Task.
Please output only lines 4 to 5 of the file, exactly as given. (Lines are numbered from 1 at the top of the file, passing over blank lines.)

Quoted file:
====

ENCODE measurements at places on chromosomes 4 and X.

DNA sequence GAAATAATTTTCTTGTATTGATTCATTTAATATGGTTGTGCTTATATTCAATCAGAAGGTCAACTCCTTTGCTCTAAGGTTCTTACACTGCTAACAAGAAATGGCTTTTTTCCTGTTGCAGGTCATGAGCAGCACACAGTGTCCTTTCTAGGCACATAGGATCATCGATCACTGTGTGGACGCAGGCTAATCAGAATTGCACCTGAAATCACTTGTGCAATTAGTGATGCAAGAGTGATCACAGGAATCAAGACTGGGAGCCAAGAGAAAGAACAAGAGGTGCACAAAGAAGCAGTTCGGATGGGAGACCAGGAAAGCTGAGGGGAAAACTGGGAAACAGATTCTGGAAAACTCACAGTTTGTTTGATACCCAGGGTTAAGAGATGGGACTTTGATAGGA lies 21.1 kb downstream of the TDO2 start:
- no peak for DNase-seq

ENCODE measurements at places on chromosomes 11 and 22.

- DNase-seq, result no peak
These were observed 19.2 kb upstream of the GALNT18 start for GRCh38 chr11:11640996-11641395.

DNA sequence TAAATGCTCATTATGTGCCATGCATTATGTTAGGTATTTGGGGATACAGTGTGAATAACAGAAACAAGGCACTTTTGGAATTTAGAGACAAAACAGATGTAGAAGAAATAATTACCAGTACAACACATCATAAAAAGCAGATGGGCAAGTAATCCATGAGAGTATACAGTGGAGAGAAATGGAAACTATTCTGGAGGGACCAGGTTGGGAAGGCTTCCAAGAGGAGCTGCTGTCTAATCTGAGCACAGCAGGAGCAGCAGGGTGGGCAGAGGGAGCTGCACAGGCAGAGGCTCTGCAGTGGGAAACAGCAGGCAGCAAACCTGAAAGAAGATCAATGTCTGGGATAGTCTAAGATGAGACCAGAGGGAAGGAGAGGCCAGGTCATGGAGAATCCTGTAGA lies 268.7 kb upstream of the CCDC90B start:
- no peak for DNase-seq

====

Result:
ENCODE measurements at places on chromosomes 11 and 22.

- DNase-seq, result no peak